Advisors will have different expectations about how long a thesis should be. You should discuss this with a prospective advisor before formally agreeing to work with them. The average advisor will expect your thesis to be in the range of 40 to 60 pages; some will expect less, others more.

Likewise, advisors will have different expectations about what you achieve with your thesis. Again, you should discuss this with an advisor before agreeing to work with them, as some advisors will demand more than you may feel capable of achieving. All advisors will expect you to produce a thesis that is much more ambitious than anything you would turn in for an undergraduate class.

Why is the honors thesis course two semesters long?

The first semester of the honors thesis course is generally treated as a “research semester,” in which you will do much of the background research that will prepare you to begin writing the thesis. However, most advisors will require that you produce some written work during the first semester. Such work may be as little as an outline and a bibliography, but some advisors will expect you to begin the thesis during the first semester. It is highly recommended that you produce some written work during the first semester. Students will be assessed a grade at the end of each semester, and it is often useful for this purpose to complete a writing project for the first semester. Also, such writing projects will help students to determine what the writing expectations of the faculty member will be during the subsequent semester.

Why should I write an honors thesis?

The best reason to write an honors thesis is because you feel like it would be a rewarding experience. Writing an honors thesis is hard work, but it is a unique experience to work one on one with a faculty member and to produce advanced writing on a subject of your choosing.

For students intent on applying to graduate school in philosophy, completing an honors thesis and earning Departmental Honors will make you a more competitive candidate for admission to a graduate program. It may also yield a writing sample for your graduate applications.

For students planning to apply to law school, it is unclear how much impact the thesis and the distinction of Departmental Honors will have on you chances for admission to a law school. However, these certainly cannot hurt your chances and ought to demonstrate your commitment and work ethic, and, moreover, the experience in completing a thesis will improve many skills that will be important in law school.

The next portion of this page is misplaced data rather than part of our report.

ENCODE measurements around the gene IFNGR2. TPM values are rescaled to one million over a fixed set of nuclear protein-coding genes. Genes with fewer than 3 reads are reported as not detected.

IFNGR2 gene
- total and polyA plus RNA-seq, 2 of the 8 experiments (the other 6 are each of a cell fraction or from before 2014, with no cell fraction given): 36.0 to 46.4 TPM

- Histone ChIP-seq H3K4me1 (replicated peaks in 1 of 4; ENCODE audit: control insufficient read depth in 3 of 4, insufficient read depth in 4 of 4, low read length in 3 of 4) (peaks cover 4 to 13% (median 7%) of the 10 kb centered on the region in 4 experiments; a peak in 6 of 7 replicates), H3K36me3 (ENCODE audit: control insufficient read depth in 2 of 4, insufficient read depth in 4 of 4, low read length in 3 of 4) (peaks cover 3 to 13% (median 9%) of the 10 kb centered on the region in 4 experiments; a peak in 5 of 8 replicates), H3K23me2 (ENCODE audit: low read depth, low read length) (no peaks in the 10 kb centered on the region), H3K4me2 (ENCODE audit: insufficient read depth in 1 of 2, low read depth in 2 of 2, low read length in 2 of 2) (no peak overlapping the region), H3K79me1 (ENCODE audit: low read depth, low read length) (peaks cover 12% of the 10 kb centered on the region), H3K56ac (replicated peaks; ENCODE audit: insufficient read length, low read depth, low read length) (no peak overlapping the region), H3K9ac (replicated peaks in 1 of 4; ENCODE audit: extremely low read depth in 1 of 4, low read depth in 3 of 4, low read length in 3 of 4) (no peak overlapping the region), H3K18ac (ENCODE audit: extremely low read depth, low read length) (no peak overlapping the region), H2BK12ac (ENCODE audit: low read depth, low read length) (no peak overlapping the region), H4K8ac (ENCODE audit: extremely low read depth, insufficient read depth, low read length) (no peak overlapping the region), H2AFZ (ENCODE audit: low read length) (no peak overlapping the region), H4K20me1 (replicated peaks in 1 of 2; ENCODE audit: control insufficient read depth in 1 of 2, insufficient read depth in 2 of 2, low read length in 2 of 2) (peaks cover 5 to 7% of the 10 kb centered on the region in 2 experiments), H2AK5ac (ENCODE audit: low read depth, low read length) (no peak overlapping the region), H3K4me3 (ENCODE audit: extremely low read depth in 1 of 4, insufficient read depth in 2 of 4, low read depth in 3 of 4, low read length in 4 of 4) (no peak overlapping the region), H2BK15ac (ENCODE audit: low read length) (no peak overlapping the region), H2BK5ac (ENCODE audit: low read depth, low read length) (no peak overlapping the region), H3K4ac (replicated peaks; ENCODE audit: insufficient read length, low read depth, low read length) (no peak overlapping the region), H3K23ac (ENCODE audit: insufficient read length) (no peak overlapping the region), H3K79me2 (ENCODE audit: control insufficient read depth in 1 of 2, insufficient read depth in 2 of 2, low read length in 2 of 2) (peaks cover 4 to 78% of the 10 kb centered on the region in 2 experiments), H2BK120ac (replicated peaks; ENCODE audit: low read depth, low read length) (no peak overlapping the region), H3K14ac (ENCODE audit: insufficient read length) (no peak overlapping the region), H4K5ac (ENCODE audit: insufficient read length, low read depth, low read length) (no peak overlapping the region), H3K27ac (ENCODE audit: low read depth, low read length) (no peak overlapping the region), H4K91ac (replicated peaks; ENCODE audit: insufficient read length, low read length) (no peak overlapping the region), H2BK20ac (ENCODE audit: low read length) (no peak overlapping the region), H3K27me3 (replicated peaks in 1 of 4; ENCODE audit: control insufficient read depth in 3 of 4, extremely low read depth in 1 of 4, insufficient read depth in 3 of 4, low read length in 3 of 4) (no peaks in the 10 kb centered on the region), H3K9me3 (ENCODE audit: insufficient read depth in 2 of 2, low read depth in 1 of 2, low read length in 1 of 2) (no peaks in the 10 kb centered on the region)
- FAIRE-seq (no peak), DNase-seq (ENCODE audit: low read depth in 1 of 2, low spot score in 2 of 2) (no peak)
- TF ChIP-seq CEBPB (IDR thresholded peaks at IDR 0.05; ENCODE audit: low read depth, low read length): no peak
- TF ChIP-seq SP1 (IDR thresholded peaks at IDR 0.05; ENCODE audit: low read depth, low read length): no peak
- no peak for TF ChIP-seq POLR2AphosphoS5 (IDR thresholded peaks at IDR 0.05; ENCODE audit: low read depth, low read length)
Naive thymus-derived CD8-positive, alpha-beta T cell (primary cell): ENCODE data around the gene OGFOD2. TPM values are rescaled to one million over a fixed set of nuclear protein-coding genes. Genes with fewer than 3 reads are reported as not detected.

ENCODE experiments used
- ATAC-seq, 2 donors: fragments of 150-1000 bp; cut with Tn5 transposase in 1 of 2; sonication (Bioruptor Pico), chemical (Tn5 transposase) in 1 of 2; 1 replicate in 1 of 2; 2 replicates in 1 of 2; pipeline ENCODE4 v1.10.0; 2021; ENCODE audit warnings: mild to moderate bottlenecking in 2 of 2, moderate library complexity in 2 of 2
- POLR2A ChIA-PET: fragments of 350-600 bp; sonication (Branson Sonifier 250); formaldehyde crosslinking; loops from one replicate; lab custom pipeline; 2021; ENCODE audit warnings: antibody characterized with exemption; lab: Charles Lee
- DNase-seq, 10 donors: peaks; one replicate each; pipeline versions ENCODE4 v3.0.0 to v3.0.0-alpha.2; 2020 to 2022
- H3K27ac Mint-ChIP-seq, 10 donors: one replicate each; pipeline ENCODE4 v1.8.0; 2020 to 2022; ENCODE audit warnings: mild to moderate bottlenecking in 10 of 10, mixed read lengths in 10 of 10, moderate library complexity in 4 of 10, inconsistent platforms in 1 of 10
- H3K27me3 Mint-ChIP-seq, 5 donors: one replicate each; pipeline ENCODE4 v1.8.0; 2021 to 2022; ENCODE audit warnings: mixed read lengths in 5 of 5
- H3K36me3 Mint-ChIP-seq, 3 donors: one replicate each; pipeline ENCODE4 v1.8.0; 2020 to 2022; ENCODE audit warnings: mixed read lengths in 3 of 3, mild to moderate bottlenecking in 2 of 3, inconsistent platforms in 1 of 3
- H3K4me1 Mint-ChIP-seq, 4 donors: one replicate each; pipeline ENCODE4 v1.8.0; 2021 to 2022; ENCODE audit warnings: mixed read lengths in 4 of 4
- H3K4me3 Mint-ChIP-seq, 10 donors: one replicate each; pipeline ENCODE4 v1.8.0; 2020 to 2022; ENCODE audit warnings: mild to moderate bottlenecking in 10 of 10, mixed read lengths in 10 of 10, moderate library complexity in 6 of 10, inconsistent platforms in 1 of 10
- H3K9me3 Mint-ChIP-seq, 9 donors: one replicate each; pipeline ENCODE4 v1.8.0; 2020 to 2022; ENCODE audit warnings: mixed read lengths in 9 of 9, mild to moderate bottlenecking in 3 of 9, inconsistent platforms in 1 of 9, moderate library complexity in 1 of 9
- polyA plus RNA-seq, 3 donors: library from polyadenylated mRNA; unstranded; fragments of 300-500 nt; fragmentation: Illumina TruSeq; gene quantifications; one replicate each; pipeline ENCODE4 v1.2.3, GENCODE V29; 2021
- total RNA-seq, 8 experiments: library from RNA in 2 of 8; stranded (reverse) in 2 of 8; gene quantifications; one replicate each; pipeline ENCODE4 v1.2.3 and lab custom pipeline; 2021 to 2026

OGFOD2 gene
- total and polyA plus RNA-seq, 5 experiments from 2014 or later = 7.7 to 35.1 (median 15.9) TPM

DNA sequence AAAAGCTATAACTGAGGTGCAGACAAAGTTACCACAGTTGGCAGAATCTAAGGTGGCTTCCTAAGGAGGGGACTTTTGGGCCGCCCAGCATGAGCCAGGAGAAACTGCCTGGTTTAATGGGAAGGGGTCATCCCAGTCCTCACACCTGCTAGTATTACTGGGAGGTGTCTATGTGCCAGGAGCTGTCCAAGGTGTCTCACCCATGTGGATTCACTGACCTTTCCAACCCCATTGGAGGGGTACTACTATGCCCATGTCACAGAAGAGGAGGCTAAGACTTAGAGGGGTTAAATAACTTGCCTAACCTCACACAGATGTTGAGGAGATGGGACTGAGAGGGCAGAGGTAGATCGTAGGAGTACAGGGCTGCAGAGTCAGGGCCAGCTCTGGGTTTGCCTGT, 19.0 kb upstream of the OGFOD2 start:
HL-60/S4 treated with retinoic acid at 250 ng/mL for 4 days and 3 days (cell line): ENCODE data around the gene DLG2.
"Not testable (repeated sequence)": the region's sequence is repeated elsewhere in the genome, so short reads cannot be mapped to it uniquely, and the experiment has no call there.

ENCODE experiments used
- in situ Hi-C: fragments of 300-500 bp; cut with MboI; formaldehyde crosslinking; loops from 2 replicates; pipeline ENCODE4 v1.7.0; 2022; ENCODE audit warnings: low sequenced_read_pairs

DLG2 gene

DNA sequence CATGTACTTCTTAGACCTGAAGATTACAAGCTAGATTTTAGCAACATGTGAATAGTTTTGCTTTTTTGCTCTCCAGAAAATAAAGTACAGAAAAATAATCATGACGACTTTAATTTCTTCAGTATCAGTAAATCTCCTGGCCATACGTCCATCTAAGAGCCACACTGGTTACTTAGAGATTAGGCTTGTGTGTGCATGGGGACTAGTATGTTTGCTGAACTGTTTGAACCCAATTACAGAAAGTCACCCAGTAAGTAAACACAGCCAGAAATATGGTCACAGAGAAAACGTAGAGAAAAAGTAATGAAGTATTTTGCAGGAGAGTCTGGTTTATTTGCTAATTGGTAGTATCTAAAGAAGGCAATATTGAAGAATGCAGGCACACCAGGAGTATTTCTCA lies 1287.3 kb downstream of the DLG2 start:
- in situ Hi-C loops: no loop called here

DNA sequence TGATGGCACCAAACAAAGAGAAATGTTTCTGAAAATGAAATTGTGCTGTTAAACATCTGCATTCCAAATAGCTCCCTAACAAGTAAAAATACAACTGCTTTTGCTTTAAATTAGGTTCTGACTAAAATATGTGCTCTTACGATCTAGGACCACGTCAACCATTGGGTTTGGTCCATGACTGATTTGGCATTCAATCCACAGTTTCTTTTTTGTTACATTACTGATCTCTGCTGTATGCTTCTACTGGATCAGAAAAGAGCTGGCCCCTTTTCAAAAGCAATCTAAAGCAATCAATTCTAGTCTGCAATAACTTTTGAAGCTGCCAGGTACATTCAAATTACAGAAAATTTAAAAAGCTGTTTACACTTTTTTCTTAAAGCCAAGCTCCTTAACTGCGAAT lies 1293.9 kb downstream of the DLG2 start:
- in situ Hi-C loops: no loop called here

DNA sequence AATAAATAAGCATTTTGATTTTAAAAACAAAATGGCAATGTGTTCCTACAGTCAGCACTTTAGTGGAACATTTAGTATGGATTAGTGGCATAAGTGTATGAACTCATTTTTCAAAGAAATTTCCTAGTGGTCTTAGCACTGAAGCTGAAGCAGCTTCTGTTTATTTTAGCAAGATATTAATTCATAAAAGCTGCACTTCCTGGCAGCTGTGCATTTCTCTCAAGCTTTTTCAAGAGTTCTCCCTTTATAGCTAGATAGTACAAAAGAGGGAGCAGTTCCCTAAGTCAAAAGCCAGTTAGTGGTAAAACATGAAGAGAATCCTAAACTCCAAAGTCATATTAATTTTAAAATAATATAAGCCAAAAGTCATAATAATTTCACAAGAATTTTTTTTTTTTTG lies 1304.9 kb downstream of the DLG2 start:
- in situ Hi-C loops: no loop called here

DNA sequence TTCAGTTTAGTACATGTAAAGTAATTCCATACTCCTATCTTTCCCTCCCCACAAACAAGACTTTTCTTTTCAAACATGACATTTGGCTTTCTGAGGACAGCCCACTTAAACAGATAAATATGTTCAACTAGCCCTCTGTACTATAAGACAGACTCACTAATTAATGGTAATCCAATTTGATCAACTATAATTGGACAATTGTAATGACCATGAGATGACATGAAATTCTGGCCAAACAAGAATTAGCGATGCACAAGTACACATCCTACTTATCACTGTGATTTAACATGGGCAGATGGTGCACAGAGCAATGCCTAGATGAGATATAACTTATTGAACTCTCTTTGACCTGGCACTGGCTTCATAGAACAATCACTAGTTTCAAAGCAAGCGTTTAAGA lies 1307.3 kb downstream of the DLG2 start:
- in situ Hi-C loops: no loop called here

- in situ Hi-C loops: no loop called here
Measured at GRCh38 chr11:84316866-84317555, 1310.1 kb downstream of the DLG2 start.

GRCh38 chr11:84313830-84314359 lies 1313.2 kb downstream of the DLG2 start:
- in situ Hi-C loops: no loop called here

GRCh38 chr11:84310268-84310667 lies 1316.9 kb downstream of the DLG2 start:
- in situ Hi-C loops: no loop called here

Even students entering the workforce after graduation may find a thesis helpful on the job market. Completion of an honors thesis is one of the most signficant academic accomplishments available to an undergraduate and demonstrates a sustained commitment to an independent project over the course of two semesters.

Who should my advisor be?

An honors thesis advisor should be someone with competency in the topic of your thesis. How do you know who has competency in that area? Look on the department website at the faculty page, where the faculty’s specializations are listed.

Ideally, a thesis advisor should be someone you have taken a class with already, so that you have a sense of what they are like as a teacher and they have a sense of you as a student. This is one reason it is important to try to get to know your instructors early on in your academic career. Some faculty may be reluctant to work with a student with whom they have had no previous interactions.

How do I ask someone to be my advisor?

You should approach a prospective thesis advisor with a thesis topic in mind. You should be able to present the topic idea clearly and with reference to work you have already done. Instructors are less likely to sign on as advisor, if you come to them looking unprepared or completely ignorant about the subject. However, don’t try to B.S. your way through such a meeting, as that will look worse; you don’t need to sound like you know everything, but you should know enough to present a coherent thesis proposal. It’s permissible to present more than one thesis idea to a prospective advisor, but not too many, as that will make you sound indecisive.

You should approach a prospective thesis advisor no later than the end of the semester proceeding the one in which you plan to start your thesis. In other words, if you plan to start your thesis next fall, you should talk to a prospective advisor by the end of this spring.